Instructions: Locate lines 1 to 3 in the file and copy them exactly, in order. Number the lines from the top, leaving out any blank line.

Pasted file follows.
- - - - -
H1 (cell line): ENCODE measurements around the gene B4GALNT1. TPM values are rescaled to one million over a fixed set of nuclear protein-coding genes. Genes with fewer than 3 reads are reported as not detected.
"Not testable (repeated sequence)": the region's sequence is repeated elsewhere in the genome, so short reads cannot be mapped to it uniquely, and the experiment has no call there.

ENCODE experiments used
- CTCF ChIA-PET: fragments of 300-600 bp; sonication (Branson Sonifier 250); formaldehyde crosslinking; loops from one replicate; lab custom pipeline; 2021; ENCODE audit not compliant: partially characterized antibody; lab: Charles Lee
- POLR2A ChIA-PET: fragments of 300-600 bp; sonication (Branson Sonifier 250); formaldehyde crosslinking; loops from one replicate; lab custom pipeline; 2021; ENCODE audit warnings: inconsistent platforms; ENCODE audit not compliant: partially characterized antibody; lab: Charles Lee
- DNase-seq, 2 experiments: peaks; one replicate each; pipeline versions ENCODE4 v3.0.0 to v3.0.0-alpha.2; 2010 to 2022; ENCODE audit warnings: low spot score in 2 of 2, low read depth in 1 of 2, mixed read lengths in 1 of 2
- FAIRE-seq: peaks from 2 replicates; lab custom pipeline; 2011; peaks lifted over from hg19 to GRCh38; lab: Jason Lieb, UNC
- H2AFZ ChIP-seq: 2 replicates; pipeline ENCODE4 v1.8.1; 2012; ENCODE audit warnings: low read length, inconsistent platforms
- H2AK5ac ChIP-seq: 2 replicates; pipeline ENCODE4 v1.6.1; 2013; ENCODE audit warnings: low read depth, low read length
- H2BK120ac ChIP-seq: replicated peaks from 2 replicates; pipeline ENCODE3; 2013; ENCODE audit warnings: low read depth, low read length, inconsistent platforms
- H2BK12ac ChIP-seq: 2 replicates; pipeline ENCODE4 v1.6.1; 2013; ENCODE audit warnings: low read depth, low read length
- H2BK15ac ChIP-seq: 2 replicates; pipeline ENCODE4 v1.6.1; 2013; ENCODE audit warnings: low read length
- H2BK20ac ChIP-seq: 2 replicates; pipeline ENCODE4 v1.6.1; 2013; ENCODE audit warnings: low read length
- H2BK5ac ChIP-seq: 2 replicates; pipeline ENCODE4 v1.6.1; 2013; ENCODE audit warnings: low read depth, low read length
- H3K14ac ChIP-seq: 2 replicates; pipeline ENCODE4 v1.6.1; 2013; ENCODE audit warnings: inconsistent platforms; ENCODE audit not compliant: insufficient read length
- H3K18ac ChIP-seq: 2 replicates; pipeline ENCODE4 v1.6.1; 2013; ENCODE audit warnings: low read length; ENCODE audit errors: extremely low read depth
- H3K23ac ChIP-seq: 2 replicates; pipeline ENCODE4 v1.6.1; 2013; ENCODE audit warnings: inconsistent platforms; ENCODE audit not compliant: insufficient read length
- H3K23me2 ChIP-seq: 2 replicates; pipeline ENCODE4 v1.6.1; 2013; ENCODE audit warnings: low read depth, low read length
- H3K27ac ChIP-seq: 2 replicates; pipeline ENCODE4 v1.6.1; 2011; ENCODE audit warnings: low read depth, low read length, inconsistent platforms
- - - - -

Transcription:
H1 (cell line): ENCODE measurements around the gene B4GALNT1. TPM values are rescaled to one million over a fixed set of nuclear protein-coding genes. Genes with fewer than 3 reads are reported as not detected.
"Not testable (repeated sequence)": the region's sequence is repeated elsewhere in the genome, so short reads cannot be mapped to it uniquely, and the experiment has no call there.

ENCODE experiments used